By Andrew Garber, The Seattle Times –
OLYMPIA, Wash. — A bill legalizing same-sex marriage in Washington cleared its biggest legislative hurdle late Wednesday in a historic vote by the state Senate.
After about 90 minutes of debate, lawmakers approved the legislation 28-21.
Loud applause erupted from the galleries packed by gay-marriage supporters in the normally staid Senate, and lawmakers backing the measure hugged each other in the aisles.
The measure now heads for the House, where it’s expected to pass easily as early as next week. The governor strongly supports the bill as well.
Washington would become the seventh state to legalize gay marriage.
The outcome, while expected, culminates more than a decade of work by Sen. Ed Murray, D-Seattle, the prime sponsor of the bill, and the gay and lesbian community.
“A lot of people are just stunned, particularly people my age and older, to think this day would actually come in our lifetime,” Murray said shortly before the vote.
In addition to the 26 lawmakers who previously had announced their support, two more Republicans, Sens. Andy Hill of Redmond and Joe Fain of Auburn, voted for it as well. Overall, 24 Democrats and four Republicans voted for the measure.
Even so, there was plenty of debate in the Senate with supporters arguing same-sex marriage was a matter of equal rights, and opponents countering that the law would impinge on religious freedom.
“We ask for your support tonight not simply because marriage is a series of legal protections,” Murray said on the floor. “We ask for your support tonight because marriage is how society says you are a family. Marriage is the way a community knows that a couple loves each other.”
Sen. Dan Swecker, R-Rochester, a longtime opponent of gay-marriage legislation, said he’s worried about the impact the law could have on people who oppose same-sex marriage because of their religious beliefs.
“I’m extremely concerned that without additional protections this legislation will create a hostile environment for those of us who believe in traditional marriage,” he said.
The bill approved by the Senate contains a provision that says churches do not have to marry gay couples unless they want to. Swecker has argued that anyone with religious objections to same-sex marriage — such as photographers, wedding planners, florists — should have the right to decline services to gay couples without facing a discrimination complaint.
Supporters of the bill also had to fend off a push to let the voters decide. An amendment to put the measure on the November ballot, sponsored by Sen. Brian Hatfield, D-Raymond, was defeated by a 26-23 vote.
Hatfield, who ended up voting for the bill anyway, said a decision this big should be decided by voters.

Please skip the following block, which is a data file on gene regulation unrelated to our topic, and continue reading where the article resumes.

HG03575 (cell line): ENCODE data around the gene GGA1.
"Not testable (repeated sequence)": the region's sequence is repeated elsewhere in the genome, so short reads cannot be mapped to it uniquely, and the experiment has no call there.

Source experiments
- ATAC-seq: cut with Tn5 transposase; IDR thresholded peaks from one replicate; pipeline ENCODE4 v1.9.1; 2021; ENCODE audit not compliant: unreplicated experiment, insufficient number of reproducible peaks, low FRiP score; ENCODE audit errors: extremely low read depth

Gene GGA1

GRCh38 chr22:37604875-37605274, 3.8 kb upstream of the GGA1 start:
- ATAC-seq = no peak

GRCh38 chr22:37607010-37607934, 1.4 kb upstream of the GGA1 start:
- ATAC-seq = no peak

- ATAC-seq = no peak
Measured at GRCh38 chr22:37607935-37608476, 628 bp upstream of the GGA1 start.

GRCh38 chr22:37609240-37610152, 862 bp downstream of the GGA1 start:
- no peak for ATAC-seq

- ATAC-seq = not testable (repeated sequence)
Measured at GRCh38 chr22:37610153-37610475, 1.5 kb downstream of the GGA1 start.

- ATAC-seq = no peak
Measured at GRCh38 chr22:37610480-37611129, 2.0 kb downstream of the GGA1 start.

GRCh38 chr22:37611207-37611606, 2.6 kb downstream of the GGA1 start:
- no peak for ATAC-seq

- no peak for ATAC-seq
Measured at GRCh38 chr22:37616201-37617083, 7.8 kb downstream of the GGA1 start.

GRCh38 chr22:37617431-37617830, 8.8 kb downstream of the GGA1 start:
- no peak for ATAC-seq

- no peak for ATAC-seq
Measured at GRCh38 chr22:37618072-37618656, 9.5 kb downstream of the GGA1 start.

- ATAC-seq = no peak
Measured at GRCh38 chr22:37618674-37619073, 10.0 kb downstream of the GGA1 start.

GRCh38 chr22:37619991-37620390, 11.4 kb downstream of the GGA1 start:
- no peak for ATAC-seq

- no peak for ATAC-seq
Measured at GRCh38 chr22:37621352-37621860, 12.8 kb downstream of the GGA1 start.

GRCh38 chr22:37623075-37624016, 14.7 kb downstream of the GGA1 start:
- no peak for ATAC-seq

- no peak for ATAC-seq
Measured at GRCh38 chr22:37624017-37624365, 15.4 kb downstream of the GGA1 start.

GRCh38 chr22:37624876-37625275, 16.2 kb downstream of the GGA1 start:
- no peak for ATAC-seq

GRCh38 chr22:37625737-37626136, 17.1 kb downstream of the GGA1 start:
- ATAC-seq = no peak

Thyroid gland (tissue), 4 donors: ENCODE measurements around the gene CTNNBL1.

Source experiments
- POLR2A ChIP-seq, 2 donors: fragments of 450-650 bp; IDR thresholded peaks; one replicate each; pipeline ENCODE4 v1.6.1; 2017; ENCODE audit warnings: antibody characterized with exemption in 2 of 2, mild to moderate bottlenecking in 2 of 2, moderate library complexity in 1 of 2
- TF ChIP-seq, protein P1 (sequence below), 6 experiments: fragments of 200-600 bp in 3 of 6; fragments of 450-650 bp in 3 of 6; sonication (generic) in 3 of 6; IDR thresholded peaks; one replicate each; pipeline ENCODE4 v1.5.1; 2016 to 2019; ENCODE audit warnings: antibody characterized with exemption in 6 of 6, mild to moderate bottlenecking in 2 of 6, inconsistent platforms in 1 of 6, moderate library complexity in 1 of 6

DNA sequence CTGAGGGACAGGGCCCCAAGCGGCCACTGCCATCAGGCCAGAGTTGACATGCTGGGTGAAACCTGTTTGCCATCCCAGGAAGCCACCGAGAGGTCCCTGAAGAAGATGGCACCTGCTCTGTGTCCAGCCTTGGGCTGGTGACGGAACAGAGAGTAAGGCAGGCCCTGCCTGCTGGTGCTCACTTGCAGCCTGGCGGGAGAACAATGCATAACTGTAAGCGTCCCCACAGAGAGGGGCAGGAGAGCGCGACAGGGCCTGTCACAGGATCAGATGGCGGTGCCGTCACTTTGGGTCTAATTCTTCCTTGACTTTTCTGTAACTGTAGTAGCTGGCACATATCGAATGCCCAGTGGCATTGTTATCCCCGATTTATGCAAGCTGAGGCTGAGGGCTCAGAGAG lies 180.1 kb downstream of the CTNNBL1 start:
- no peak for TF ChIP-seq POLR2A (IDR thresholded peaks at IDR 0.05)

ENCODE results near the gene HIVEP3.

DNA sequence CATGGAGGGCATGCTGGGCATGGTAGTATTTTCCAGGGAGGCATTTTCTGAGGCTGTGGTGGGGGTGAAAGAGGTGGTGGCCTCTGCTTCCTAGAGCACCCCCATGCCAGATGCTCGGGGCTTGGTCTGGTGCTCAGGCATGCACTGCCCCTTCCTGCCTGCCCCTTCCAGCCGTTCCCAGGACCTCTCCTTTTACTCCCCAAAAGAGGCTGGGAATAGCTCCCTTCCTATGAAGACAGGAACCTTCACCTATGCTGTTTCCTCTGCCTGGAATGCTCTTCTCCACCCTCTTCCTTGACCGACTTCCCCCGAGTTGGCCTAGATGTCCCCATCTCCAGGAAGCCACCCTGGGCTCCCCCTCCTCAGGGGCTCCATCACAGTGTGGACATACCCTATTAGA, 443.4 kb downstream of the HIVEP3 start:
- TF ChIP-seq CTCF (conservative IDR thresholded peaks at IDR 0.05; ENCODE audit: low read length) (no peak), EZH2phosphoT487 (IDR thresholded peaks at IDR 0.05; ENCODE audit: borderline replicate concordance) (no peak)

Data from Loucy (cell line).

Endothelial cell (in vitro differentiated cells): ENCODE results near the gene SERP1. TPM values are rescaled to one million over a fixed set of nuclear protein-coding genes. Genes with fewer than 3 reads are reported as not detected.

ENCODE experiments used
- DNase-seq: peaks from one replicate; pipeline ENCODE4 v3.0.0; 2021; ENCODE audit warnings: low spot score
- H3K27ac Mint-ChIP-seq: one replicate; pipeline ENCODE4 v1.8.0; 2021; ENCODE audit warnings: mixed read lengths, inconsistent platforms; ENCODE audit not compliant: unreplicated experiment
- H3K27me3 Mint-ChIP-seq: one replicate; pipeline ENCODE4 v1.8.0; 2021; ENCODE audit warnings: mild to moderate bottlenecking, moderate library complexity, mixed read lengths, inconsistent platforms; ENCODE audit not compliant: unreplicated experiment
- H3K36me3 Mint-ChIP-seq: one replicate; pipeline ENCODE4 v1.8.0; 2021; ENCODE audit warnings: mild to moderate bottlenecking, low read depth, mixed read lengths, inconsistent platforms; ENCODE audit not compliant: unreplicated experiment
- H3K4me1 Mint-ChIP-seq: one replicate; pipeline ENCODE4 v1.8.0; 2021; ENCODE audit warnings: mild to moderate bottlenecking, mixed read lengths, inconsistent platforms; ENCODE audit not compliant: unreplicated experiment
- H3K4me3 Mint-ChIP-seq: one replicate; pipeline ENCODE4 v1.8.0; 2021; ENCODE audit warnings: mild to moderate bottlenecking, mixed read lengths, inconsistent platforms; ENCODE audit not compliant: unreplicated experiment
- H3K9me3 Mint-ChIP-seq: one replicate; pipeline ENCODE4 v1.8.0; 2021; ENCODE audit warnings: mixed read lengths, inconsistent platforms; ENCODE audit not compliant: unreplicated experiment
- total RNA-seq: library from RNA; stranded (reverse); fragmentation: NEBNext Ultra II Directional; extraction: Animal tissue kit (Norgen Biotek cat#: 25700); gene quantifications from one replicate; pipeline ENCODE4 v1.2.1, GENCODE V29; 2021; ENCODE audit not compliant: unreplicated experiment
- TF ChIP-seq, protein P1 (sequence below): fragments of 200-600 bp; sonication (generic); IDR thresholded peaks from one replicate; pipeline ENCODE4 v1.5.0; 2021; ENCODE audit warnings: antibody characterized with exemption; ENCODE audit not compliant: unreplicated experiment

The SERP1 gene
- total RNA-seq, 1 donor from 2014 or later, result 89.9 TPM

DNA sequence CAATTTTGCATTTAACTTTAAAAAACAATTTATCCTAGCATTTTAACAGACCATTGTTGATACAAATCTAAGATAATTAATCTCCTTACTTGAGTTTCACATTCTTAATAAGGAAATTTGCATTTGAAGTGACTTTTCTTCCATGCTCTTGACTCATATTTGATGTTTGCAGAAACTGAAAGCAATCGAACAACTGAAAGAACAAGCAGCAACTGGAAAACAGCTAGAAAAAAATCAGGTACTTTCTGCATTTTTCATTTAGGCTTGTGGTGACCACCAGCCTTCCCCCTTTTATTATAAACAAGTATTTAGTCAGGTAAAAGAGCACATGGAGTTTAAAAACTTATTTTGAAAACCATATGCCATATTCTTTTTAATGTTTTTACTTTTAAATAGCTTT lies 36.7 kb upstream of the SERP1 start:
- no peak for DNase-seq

“What’s the problem? Let’s trust the people of this state … and let the voters have their say,” he said.
Senate Majority Leader Lisa Brown, D-Spokane, argued the measure is a civil-rights bill and that putting it on the ballot would subject the rights of minorities “to the whims of the majority.”
Gay-marriage opponents have promised to challenge any same-sex marriage law at the ballot. A referendum cannot be filed until the governor signs the legislation.
Under state law, opponents have 90 days from the end of the session to collect 120,577 signatures to put a referendum on the ballot. The regular session ends March 8.
Compared to past votes dealing with gay-rights legislation, little sign of nervousness was apparent in the hours leading up to the Senate floor action.
The galleries filled with gay-marriage supporters long before lawmakers arrived and applauded when Murray showed up with his longtime partner, Michael Shiosaki.
Murray and Shiosaki actually held a celebratory news conference before the vote.
When the two men first met 21 years ago, “we never would have imagined that this day would be here,” Murray said. The two men said they plan to marry if the bill becomes law.
Things weren’t so certain last month. Many senators were sitting on the fence, and gay-marriage supporters worried they would not have enough votes.
The state Senate always has been the biggest hurdle for same-sex marriage supporters.
Its mix of conservative Republicans and conservative Democrats has proved uncertain territory for any measure dealing with the rights of gays and lesbians.
In 2005, a gay-rights bill was defeated by one vote in the Senate. The landmark legislation won only narrow approval a year later after a Republican senator switched sides.
Murray represented the 43rd District in the state House then. At the time, he said the legislation “is one of those rare things that probably only happens once in your life.”
Yet, he was back the following year, along with Rep. Jamie Pedersen, D-Seattle, in the House, to push through a series of additional bills dealing with gay rights. That work culminated with the “everything but marriage” law that voters upheld through Referendum 71 in 2009.
In the end, all that was left was the word “marriage.”
It was an intentional, incremental approach to pave the way, and build support for legalization of same-sex marriage in the state.
It appears to have worked.
Not only do the bills seem to have broader legislative support than key gay-rights legislation that preceded it, but corporations are tripping over themselves to announce their backing. A number of prominent Pacific Northwest companies, including Microsoft, Starbucks, Nike, Vulcan and Amazon have endorsed the measure.
Senate Bill 6239 defines marriage as between two persons, rather than between a male and a female.
It also would allow couples from other states with valid civil unions or domestic partnerships — but not marriages — to marry here.
Same-sex marriage is legal in Connecticut, Iowa, Massachusetts, New York, New Hampshire, Vermont and the District of Columbia.